Morsel: the beginning of an end of an era

So I went to Morsel for breakfast, as I often do. It’s a little local restaurant that mostly specializes in amazing biscuits with things on it; I’ve been a regular for the past few years. They know me by name.

The dude working the register is it to browse the web, turns out he’s buying plane tickets for his multi-stage plan to quit this gig, take a vow of silence for ten days, leave his other job, go spend a couple weeks being a tourist in Japan, then move to Australia. Which, damn, I envy that. I tell him thanks for all the wonderful breakfasts and wish him good luck.

This is on top of already having heard that one of the cooks is gonna be leaving for an R&D job. He’s there today too so I get to wish him well in his new gig and thank him for the many great breakfasts, too. Hopefully he passed on a lot of his biscuit wizardry to his replacements; they’ve been training a few new people anyway due to expanding the place. It’ll go on and I trust the owner to find people who’ll keep the same level of quality, but it’s definitely not the same little hole in the wall I started going to a few years ago.

Nothing is permanent. I’ll be leaving Seattle myself next spring if all goes well. I’d do it sooner but I couldn’t get the landlord to budge more than a couple months on the lease, so I get to grit my teeth and deal with one last Northern winter. The 2018/19 will be the fourteenth, between Boston and Seattle, and I am pretty sure a fifteenth would have a good chance of being my last winter ever, given how much seasonal depression I go through.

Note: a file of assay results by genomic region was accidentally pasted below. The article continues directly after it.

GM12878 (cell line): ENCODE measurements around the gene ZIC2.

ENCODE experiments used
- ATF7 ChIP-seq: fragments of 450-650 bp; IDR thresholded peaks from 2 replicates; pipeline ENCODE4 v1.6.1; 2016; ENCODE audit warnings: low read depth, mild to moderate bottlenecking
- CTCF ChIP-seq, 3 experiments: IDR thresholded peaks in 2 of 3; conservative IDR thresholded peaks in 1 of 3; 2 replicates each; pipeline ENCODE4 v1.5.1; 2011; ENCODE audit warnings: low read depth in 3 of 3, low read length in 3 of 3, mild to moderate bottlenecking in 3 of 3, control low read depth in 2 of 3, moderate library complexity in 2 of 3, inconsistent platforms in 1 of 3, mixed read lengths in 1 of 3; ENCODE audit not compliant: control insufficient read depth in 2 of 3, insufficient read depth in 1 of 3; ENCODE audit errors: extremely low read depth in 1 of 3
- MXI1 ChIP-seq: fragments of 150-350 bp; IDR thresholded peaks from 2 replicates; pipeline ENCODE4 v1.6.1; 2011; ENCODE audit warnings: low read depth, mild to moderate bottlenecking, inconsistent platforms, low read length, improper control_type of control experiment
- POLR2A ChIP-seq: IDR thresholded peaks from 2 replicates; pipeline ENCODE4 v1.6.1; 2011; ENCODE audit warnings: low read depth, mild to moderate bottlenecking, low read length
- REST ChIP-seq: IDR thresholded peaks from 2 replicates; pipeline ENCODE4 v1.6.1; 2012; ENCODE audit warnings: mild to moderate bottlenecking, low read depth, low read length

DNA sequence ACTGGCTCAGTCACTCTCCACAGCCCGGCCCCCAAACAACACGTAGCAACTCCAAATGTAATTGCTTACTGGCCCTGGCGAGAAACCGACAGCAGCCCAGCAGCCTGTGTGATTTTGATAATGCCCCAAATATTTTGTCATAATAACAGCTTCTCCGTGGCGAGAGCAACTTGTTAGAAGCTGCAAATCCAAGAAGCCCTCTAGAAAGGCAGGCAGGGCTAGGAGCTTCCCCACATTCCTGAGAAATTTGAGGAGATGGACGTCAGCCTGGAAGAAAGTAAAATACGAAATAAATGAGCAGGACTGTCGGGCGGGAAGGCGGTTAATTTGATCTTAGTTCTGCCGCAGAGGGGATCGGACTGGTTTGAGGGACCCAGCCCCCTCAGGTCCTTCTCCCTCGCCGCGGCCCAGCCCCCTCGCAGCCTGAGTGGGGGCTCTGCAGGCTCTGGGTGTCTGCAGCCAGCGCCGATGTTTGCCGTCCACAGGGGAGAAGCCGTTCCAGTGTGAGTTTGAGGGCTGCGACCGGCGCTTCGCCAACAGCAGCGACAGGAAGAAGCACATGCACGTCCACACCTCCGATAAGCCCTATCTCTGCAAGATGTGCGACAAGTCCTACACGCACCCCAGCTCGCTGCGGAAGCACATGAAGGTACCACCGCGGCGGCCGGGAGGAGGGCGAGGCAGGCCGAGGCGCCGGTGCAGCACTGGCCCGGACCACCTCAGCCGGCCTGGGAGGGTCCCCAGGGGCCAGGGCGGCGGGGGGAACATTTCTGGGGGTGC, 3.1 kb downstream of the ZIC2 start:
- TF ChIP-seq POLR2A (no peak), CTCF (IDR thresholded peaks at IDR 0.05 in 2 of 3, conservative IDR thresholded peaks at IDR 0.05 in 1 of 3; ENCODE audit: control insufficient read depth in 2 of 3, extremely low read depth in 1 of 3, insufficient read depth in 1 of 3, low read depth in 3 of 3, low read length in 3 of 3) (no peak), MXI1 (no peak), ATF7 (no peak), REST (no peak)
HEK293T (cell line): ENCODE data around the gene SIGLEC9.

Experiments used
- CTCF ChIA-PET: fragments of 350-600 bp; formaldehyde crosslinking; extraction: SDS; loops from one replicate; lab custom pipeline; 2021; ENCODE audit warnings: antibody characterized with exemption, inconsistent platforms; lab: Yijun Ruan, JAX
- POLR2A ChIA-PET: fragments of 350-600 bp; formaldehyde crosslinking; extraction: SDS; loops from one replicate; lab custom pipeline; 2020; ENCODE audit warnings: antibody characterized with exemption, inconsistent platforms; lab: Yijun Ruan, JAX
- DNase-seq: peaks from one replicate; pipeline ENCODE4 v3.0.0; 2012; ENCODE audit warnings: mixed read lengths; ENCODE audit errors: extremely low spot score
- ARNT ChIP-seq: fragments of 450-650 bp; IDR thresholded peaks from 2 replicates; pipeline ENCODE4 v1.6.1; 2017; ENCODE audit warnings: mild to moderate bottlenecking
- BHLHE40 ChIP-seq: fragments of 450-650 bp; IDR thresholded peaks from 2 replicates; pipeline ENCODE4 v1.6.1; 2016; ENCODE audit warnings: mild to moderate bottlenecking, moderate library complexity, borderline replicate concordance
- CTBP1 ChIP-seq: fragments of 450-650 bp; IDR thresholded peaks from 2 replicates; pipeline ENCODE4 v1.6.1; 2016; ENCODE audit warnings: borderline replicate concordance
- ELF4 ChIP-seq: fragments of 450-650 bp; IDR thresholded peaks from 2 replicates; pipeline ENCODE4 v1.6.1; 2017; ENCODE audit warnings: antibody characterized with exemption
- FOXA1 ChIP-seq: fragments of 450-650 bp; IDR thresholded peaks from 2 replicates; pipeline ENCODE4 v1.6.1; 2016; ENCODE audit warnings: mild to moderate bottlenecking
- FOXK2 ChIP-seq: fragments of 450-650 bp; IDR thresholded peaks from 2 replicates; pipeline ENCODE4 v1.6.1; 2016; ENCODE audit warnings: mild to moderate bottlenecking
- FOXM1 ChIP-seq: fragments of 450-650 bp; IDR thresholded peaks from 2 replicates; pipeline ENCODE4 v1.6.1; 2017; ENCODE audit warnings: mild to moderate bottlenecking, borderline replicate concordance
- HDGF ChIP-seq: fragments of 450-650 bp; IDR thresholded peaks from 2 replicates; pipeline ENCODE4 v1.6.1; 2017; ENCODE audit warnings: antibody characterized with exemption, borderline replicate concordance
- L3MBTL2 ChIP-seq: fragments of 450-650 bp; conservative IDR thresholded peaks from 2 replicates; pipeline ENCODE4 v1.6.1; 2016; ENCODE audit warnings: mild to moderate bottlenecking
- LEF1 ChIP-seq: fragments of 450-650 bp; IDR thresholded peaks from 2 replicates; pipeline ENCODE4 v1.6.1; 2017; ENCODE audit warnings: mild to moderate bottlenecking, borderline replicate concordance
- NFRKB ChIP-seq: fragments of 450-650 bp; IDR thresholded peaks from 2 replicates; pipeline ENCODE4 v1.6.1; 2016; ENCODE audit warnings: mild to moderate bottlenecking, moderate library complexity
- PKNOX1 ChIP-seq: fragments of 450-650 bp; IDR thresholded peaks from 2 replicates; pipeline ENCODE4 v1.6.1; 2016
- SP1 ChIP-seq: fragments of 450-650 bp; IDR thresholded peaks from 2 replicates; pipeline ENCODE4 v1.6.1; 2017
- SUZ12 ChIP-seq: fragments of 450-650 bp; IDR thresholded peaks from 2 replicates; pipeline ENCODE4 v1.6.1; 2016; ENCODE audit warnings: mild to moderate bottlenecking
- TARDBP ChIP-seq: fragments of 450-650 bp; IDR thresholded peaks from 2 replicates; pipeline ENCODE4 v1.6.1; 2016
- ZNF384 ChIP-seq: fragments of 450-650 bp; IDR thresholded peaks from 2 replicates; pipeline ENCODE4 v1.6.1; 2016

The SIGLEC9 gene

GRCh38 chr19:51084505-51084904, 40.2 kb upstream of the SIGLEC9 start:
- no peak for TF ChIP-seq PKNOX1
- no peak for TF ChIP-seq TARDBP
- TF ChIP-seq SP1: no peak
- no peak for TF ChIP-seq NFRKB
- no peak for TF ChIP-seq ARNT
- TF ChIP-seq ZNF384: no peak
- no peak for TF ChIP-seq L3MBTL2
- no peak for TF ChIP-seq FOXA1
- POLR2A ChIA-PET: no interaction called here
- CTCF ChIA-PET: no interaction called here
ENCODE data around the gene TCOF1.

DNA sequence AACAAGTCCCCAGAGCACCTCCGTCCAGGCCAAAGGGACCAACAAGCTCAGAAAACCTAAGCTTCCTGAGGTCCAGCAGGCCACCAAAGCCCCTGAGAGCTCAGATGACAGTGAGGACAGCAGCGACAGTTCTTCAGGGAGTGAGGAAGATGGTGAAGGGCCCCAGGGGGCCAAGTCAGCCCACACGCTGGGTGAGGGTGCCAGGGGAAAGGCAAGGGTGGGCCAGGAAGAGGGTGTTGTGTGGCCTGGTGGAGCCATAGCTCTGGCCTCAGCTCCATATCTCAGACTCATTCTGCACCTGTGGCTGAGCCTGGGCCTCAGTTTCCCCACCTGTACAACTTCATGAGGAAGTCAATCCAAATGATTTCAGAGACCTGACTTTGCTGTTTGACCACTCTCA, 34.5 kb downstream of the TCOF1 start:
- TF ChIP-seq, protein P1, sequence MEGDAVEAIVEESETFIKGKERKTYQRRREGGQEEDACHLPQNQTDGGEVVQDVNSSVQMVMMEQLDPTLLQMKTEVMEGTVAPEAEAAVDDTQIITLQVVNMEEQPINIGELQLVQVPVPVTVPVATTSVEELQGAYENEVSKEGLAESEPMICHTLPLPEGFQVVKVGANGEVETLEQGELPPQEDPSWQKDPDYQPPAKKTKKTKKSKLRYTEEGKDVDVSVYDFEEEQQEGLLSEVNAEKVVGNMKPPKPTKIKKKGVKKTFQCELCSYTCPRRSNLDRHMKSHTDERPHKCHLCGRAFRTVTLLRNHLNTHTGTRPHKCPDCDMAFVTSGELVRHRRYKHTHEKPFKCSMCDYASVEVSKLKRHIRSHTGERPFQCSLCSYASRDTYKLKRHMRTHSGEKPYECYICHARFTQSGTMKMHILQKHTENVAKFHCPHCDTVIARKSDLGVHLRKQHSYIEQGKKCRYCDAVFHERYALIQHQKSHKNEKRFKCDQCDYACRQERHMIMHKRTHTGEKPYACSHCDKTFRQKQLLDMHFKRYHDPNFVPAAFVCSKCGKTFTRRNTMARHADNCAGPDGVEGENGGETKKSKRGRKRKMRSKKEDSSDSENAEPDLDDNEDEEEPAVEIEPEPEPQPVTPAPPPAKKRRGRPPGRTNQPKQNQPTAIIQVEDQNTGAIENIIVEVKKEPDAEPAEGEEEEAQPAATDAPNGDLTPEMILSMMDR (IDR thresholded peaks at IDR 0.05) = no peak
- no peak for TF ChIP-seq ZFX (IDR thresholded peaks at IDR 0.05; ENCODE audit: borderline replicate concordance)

I realized this morning that I have spent slightly more than half my life in New Orleans, and slightly less than that away from it. If I put off moving back until I hit fifty it’d be exactly half. I dunno how long I’ll stay this time, me and Nick are kinda thinking maybe just a couple years while we get Parallax going before moving somewhere new to us both, but right now I don’t feel like I’d be too broken up if I end up spending the rest of my life there.  Moving away and coming back around the age of seventy-five would be pretty awesome, too, though!

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